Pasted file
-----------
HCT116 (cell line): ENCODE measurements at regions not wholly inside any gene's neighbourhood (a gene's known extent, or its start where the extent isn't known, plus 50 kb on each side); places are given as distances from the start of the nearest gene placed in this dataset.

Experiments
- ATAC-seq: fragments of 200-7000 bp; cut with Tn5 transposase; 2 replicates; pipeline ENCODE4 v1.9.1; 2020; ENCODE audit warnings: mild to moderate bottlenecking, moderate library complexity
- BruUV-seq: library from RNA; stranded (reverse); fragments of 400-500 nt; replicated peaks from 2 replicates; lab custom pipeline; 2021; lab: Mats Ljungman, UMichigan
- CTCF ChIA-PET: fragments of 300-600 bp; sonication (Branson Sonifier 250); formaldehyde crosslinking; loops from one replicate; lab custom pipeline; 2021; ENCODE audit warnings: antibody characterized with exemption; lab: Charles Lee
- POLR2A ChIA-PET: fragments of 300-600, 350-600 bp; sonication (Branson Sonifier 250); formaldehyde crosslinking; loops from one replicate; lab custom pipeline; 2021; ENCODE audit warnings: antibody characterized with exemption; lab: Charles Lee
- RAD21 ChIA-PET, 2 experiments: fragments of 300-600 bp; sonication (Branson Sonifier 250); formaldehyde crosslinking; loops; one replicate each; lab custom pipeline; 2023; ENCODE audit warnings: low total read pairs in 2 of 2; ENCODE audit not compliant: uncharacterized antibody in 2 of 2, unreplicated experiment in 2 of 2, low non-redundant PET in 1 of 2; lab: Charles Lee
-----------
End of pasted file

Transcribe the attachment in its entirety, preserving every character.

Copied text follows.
HCT116 (cell line): ENCODE measurements at regions not wholly inside any gene's neighbourhood (a gene's known extent, or its start where the extent isn't known, plus 50 kb on each side); places are given as distances from the start of the nearest gene placed in this dataset.

Experiments
- ATAC-seq: fragments of 200-7000 bp; cut with Tn5 transposase; 2 replicates; pipeline ENCODE4 v1.9.1; 2020; ENCODE audit warnings: mild to moderate bottlenecking, moderate library complexity
- BruUV-seq: library from RNA; stranded (reverse); fragments of 400-500 nt; replicated peaks from 2 replicates; lab custom pipeline; 2021; lab: Mats Ljungman, UMichigan
- CTCF ChIA-PET: fragments of 300-600 bp; sonication (Branson Sonifier 250); formaldehyde crosslinking; loops from one replicate; lab custom pipeline; 2021; ENCODE audit warnings: antibody characterized with exemption; lab: Charles Lee
- POLR2A ChIA-PET: fragments of 300-600, 350-600 bp; sonication (Branson Sonifier 250); formaldehyde crosslinking; loops from one replicate; lab custom pipeline; 2021; ENCODE audit warnings: antibody characterized with exemption; lab: Charles Lee
- RAD21 ChIA-PET, 2 experiments: fragments of 300-600 bp; sonication (Branson Sonifier 250); formaldehyde crosslinking; loops; one replicate each; lab custom pipeline; 2023; ENCODE audit warnings: low total read pairs in 2 of 2; ENCODE audit not compliant: uncharacterized antibody in 2 of 2, unreplicated experiment in 2 of 2, low non-redundant PET in 1 of 2; lab: Charles Lee